Out on bail, photojournalist Kamran Yousuf says don’t want to see jail ever again - watsupptoday.com
Out on bail, photojournalist Kamran Yousuf says don’t want to see jail ever again
Posted 17 Mar 2018 03:52 PM

In a single storey house in Tahab, Pulwama, Kamran Yousuf shares a cup of tea with his mother in her kitchen. It’s been six months and 12 days since they last sat together in their house. He holds his earlobe in his hand as he recalls his time in the jail. “I don’t want to see it (jail) ever again.” The freedom that came in the form of bail on March 12, is yet to sink in. “I feel like this is all a dream,” he says.

Kamran and his family reached Tahab late on Thursday evening. On Friday morning, his neighbours and relatives are learning about his release and is back at his residence. Shoes begin piling up outside his grandfather’s house as people pour in, to hug and hold him.

Arrested by the J&K police on September 4 last year, Kamran Yousuf was handed over to the National Investigation Agency (NIA) the following day. In January, the NIA filed a 13,000-page charge sheet, naming Kamran as one of 12 accused for alleged terror funding and stone-pelting in the valley, alongside Hafiz Saeed and Syed Salauddin.

Although there was nothing to link Kamran with any crime, the charge sheet held the media “equally responsible” for the present situation in Kashmir as they are “not playing their role in peace, prosperity and communal harmony in the valley.”

On March 12, Kamran was finally granted bail by a Delhi court. He was released next evening.

Granting bail to him, Additional Sessions Judge Tarun Sherawat dismissed the NIA’s claim that Kamran was involved in “stone-pelting” and “subversive activities”, and stated, “Admittedly applicant/accused Kamran Yousuf was working as a photo journalist and he was covering all kinds of incidents ranging from social, cultural, political, economic and other activities in the Kashmir valley and as such in my considered view, his presence on the sites of stone pelting incidents etc is intrinsic, notwithstanding the fact/contention that he is not a permanent employee of any media organisation.” The order also stated that the agency has not placed on record a “single photo/video” to show the accused was “indulging in stone pelting activities at any site.”

Kamran turned 23 on January 26 while he was in Delhi’s Rohini Jail. Inside the jail, he recalled, that he was worried most for his mother. “I had not spoken to her for weeks and I knew she would be worried for me. One day while praying inside the jail, I started crying. I wanted to see my mother again. I got up from prayer, opened the newspaper and saw her picture. It was as if God answered my prayers,” he said.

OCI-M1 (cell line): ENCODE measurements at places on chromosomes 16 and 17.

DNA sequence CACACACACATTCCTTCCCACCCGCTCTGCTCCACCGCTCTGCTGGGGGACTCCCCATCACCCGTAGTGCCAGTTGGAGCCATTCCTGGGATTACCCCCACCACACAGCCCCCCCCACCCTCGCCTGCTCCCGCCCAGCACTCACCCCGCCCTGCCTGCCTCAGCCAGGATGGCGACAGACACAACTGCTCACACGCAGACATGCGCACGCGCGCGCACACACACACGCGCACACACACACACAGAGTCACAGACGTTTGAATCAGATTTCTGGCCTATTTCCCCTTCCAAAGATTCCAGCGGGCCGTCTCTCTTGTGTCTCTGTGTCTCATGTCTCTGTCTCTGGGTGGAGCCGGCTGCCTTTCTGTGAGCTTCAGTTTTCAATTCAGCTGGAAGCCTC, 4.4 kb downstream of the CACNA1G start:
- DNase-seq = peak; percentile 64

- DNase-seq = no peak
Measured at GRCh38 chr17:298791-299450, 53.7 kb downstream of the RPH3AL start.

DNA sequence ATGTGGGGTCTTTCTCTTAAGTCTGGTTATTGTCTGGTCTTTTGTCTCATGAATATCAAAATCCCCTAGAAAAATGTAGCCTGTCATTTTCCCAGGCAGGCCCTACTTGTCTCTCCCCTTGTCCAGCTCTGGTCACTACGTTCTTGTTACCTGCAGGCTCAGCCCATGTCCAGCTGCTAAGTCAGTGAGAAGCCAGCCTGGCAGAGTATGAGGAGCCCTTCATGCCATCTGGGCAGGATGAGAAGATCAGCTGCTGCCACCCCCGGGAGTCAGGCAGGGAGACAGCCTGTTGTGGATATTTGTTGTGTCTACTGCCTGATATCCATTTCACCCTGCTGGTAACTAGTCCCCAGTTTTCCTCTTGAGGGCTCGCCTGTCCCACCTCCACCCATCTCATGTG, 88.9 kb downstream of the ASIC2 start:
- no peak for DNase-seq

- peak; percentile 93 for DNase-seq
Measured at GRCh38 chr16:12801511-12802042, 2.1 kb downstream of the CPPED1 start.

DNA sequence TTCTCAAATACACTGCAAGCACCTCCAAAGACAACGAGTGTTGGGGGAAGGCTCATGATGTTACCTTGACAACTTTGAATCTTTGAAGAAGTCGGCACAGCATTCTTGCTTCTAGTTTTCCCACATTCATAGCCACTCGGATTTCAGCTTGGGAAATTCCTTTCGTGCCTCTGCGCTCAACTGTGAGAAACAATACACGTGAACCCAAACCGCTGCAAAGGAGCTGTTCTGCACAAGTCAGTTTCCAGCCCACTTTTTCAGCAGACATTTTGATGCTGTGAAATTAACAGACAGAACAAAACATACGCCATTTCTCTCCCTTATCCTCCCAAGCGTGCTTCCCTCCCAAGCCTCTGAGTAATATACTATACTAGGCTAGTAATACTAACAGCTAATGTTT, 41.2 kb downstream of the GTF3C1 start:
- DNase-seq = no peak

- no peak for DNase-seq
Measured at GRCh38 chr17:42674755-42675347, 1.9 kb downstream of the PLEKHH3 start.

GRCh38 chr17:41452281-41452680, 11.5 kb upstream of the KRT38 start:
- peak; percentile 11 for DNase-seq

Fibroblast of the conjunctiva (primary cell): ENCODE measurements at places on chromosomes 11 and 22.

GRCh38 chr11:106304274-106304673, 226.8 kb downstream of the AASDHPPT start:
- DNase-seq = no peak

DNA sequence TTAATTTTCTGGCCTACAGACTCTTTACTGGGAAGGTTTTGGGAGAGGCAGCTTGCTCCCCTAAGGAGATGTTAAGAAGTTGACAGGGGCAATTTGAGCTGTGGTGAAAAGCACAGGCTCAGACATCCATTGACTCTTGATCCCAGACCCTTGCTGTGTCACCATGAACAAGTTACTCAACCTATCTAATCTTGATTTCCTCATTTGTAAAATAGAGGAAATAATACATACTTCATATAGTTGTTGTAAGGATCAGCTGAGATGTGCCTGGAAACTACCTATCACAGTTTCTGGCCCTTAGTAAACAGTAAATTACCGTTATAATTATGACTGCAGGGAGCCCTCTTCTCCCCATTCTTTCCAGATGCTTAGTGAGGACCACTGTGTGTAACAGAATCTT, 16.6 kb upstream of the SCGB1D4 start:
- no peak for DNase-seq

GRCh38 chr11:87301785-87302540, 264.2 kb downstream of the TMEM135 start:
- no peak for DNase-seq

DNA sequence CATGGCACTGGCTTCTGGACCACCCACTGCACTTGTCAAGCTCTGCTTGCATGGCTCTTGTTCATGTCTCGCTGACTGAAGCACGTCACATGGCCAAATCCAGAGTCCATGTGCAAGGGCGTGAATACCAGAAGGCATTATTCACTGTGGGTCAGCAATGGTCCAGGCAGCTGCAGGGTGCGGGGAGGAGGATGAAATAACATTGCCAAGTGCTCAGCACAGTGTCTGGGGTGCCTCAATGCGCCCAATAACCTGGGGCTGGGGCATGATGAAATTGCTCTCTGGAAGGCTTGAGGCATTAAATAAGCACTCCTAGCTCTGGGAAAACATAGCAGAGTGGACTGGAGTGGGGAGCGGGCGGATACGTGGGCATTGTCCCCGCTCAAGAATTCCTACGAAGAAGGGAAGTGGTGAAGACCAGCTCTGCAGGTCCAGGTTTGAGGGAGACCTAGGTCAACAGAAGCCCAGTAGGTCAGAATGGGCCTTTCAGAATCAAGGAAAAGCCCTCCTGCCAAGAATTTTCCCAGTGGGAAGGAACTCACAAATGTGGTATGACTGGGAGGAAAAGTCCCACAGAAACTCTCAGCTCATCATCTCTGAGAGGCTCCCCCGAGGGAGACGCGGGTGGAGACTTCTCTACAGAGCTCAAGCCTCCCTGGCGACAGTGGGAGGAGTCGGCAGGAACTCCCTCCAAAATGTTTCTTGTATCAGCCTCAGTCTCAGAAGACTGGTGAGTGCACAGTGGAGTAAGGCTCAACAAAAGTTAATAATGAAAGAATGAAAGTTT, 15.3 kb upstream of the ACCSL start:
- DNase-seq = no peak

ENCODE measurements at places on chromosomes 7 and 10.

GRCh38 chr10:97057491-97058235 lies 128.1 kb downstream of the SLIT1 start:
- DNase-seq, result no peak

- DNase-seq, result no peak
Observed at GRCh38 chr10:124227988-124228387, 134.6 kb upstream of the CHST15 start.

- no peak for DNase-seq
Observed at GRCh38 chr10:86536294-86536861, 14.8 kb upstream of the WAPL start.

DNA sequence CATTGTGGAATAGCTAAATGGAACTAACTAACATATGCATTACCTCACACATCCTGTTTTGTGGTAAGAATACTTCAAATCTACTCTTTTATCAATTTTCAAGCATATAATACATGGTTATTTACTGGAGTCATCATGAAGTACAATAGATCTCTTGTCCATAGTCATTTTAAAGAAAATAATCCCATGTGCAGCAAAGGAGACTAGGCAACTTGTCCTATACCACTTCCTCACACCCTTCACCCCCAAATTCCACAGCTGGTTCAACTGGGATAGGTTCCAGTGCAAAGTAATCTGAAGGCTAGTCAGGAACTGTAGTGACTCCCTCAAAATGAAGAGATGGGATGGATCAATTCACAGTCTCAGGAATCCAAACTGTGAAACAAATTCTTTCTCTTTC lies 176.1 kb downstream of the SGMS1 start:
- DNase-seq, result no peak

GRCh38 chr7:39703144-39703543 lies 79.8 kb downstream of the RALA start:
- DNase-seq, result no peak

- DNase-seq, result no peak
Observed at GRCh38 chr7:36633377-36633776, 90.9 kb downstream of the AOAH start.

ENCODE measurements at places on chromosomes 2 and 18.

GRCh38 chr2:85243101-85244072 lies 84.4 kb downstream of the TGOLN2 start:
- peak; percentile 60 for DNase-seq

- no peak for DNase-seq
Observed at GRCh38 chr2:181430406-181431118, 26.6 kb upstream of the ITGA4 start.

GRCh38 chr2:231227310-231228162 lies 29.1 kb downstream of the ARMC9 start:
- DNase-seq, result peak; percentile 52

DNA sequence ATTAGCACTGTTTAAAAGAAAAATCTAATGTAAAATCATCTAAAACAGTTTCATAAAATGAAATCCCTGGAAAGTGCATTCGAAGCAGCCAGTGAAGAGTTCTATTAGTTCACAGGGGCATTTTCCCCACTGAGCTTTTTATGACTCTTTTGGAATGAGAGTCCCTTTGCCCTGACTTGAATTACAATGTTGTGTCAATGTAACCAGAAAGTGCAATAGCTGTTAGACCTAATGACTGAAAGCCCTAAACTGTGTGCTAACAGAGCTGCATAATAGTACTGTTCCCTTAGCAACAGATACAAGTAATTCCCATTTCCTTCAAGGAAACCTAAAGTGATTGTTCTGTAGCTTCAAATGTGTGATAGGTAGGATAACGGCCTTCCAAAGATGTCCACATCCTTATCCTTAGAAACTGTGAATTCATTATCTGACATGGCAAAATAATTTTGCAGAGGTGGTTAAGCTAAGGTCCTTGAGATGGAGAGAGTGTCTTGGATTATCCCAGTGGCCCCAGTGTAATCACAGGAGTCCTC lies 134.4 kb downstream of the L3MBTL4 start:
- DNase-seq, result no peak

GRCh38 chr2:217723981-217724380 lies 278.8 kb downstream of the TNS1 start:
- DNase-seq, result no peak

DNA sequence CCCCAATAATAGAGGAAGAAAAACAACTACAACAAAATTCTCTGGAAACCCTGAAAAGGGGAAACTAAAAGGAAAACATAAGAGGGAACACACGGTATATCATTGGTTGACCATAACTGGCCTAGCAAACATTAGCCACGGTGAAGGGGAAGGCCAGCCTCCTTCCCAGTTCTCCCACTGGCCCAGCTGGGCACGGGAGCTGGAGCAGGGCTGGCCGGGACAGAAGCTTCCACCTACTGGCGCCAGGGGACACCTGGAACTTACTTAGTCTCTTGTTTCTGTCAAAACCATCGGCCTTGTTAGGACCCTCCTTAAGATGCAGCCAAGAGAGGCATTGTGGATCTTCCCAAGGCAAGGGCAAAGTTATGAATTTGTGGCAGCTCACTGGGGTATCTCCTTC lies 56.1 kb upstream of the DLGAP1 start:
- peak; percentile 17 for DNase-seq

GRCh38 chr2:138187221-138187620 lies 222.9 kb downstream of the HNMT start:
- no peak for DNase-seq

It was through a newspaper report that he found out about his bail. “I was reading the newspaper on Tuesday morning and found out that I had been granted bail.”

Now sitting at his grandfather’s house, Kamran is wary of voicing his plans but says he loves photography. “I always loved taking photographs. I cannot explain the thrill of the first credit line I got for a picture in a local daily,” he says. His first camera, a Nikon D5200, costed him Rs 25,000 that he had saved from his pocket money and borrowed from his relatives to pay. His mother, Rubina, raised him after his parents separated and his father left for good. Rubina works as a clerk in a private school in the neighbourhood.

For the first two months that he was in jail, Rubina says she had no way of speaking to her son. She did not know what the NIA was until someone told her about the investigating agency. “I understood that if the NIA took someone, they would never be released. I prayed day and night, I was unable to sleep for six months,” she says. She touches Kamran’s arm and utters a prayer under her breath. “Whenever I spoke to him from the jail, he would ask me to be patient. And I told him that I could distract myself, I had relatives here but he was the one who had to be patient,” she says. “I felt like my world was on fire, and now that he is home, I feel like I can breathe again.”

His friends enter the room, photographers he shot several spots with, they hug and break down and Kamran reassures them. He plays with a friend’s camera who came to visit him, but refuses to be photographed with it. The words “real journalist” are repeated in the room. In its charge sheet, the NIA had noted, “Had he (Kamran) been a real journalist/stringer by profession, he may have performed one of the moral duty of a journalist which is to cover the activities and happening (good or bad) in his jurisdiction.”

Kamran’s mother Rubina cannot stop smiling. She hugs everyone who comes in through the door. She congratulates them and thanks them for their prayers. Sitting next to her, Kamran is pensive. “I want this (case) over with soon,” he says.

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